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Ahead of the Curve Auto Supplier Blog

October 01, 2012

What’s an Industrial Processing Exemption?

As the end of the year approaches and thoughts turn to tax filings, auto suppliers should keep the “industrial processing” exemption in mind. Generally, Michigan imposes a 6% tax on purchasers of tangible personal property. But there is a significant exception for property used in “industrial processing.” Industrial processing is defined as the activity of converting or conditioning personal property by changing the form, composition, quality, combination or character of property for ultimate sale at retail or for use in the manufacturing of a product to be ultimately sold at retail. Industrial processing starts when tangible personal property moves from raw materials storage and ends when finished goods first come to rest in inventory storage. The industrial processing exemption is clearly available for machinery and equipment used during the manufacturing process. Examples of other property eligible for the industrial processing exemption, as determined by the Michigan Department of Treasury, include the following:
  • Property used in engineering related to industrial processing;
  • Property used for inspection, quality control or testing before materials or products first come to rest in finished goods inventory storage;
  • Equipment used for processing of production scrap and waste up to the point it is stored for removal from the plant of origin;
  • Equipment used for grinding up production scrap to be reused for the manufacturer’s own purposes, or to be resold to other industrial processors;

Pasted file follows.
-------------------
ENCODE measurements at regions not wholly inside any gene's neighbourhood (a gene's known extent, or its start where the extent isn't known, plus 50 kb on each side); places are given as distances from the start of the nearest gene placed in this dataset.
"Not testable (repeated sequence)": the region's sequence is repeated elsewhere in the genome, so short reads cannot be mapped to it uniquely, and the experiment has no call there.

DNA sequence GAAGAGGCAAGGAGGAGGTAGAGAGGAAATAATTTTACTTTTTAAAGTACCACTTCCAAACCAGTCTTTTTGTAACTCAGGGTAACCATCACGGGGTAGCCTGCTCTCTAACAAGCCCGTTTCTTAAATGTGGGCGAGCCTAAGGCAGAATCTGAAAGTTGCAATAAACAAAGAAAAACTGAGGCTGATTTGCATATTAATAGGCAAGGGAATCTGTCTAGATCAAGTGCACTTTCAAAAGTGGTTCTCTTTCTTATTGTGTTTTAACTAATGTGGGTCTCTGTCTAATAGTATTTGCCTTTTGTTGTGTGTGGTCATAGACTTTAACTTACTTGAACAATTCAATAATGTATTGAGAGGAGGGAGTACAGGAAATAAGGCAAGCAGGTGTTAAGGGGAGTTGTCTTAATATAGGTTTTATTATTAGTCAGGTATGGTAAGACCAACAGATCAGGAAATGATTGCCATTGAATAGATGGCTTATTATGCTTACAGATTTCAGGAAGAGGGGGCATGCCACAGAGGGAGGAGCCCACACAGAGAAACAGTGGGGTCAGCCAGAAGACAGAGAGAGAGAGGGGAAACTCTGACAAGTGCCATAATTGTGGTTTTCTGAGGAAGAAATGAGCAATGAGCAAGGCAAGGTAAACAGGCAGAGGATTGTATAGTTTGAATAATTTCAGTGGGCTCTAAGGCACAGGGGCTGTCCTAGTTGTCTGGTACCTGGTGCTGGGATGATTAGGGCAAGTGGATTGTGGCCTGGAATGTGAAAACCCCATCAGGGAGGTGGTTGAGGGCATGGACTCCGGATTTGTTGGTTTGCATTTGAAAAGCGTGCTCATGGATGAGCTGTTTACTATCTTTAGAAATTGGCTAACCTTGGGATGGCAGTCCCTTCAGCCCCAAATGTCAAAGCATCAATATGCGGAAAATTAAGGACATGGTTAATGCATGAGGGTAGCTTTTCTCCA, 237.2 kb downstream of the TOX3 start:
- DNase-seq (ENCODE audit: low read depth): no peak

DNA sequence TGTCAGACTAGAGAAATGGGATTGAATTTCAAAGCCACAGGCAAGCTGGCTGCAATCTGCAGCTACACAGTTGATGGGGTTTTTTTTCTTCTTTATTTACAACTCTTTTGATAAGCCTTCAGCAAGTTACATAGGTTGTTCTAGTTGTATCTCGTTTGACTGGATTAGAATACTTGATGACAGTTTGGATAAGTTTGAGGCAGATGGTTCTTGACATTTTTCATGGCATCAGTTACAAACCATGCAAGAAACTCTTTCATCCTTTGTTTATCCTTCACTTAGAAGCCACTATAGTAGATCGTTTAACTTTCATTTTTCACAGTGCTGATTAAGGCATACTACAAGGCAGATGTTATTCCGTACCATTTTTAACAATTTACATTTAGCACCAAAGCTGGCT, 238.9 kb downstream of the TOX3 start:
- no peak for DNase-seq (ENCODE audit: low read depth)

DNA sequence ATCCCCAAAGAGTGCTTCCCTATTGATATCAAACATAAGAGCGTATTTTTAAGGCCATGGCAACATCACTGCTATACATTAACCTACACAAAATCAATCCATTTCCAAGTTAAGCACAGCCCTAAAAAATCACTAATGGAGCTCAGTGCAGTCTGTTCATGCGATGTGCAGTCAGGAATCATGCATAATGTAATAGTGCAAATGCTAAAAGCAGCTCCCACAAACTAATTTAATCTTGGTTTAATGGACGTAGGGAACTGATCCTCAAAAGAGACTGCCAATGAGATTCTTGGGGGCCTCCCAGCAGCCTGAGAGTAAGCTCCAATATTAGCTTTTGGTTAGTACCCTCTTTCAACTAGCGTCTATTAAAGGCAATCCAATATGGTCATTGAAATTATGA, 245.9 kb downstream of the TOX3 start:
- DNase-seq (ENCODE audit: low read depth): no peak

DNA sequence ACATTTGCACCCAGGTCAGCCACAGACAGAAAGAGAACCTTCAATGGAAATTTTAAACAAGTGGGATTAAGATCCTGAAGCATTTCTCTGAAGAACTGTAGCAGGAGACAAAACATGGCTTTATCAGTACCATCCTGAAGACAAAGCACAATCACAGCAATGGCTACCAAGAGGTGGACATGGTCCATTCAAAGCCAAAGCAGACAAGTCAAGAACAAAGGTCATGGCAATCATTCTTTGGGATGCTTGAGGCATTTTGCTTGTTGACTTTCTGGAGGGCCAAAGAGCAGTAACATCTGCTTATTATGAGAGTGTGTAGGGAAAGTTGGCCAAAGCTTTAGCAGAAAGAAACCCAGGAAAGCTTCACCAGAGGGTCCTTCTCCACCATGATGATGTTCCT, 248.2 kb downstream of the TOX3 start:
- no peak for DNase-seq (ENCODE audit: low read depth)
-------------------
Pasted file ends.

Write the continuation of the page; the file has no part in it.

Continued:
• Equipment used for in-process shipping and receiving within the same legal entity;
  • Fuel or energy used for an industrial processing activity; and
  • Computers used in operating industrial processing equipment, in a computer assisted manufacturing system, or a computer assisted design or engineering system integral to an industrial process.
The Department of Treasury has found that the industrial processing exemption is not available for the following property:
  • Property used for purchasing, receiving or storage of raw materials, as these activities occur before industrial processing begins;
  • Property used in sales, distribution, warehousing, shipping or advertising activities;
  •  Office equipment, including data processing equipment, used for nonindustrial processing purposes; and
  • Office furniture and office supplies.
 Property used in both exempt industrial processing activities and in non-exempt activities qualifies for the exemption for the portion of the cost attributable to the exempt use. For example, a forklift truck that moves in-process parts for 60 percent of the time and is usedin shipping and receiving for the remaning 40% of the time would qualify for a 60% industrial processing exemption. Though this is a good exemption to keep in mind, we have seen increased Department of Treasury scrutiny with respect to it, so make sure to consult with your tax professional first.   

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